J. M. W. Turner - The Slave Ship 1840

The Slave Ship 1840
The Slave Ship
1840 90x122cm oil/canvas
Museum of Fine Arts, Boston, MA, USA

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From Museum of Fine Arts, Boston:
One of Turner’s most celebrated works, Slave Ship is a striking example of the artist’s fascination with violence, both human and elemental. The painting was based on a poem that described a slave ship caught in a typhoon, and on the true story of the slave ship Zong whose captain, in 1781, had thrown overboard sick and dying slaves so that he could collect insurance money available only for slaves “lost at sea.” Turner captures the horror of the event and terrifying grandeur of nature through hot, churning color and light that merge sea and sky. The critic John Ruskin, the first owner of Slave Ship, wrote, “If I were reduced to rest Turner’s immortality upon any single work, I should choose this.”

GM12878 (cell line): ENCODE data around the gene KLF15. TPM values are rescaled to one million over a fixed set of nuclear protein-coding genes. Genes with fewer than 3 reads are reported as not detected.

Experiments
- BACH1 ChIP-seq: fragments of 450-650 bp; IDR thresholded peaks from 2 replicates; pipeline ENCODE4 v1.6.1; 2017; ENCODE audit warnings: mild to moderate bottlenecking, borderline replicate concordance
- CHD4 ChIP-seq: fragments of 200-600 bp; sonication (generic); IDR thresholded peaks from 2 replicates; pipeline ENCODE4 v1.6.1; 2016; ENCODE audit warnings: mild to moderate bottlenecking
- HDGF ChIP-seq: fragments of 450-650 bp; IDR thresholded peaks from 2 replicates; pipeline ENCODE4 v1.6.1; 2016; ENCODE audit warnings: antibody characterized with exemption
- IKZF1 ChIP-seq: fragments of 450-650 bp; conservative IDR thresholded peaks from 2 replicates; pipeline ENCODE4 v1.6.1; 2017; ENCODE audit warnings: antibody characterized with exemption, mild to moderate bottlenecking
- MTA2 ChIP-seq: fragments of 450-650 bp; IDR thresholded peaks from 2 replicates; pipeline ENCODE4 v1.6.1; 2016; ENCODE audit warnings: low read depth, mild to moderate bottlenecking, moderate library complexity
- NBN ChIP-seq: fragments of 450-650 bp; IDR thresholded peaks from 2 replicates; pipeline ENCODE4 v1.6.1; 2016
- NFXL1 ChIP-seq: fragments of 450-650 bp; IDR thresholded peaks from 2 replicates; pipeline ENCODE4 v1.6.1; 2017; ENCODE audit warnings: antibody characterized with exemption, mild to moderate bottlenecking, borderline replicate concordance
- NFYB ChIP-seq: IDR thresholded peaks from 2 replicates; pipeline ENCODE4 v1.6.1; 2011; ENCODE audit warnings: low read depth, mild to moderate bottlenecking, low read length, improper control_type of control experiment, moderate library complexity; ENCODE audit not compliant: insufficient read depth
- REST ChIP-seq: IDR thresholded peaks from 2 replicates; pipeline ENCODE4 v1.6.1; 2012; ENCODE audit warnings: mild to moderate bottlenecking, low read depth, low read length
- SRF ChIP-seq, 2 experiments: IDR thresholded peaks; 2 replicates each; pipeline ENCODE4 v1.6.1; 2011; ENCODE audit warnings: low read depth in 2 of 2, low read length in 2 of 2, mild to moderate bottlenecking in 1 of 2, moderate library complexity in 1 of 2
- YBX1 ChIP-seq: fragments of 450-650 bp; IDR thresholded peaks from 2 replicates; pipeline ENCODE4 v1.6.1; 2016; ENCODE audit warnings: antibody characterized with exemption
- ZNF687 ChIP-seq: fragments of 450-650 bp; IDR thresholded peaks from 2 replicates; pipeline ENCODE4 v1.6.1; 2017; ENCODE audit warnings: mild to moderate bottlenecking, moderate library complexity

When Turner exhibited this picture at the Royal Academy in 1840 he paired it with the following extract from his unfinished and unpublished poem “Fallacies of Hope” (1812):
“Aloft all hands, strike the top-masts and belay;
Yon angry setting sun and fierce-edged clouds
Declare the Typhon’s coming.
Before it sweeps your decks, throw overboard
The dead and dying - ne’er heed their chains
Hope, Hope, fallacious Hope!
Where is thy market now?”
For the full text of Turner’s verse see A. J. Finberg, The Life of J.M.W. Turner, R.A., 2nd ed., 1961, p. 474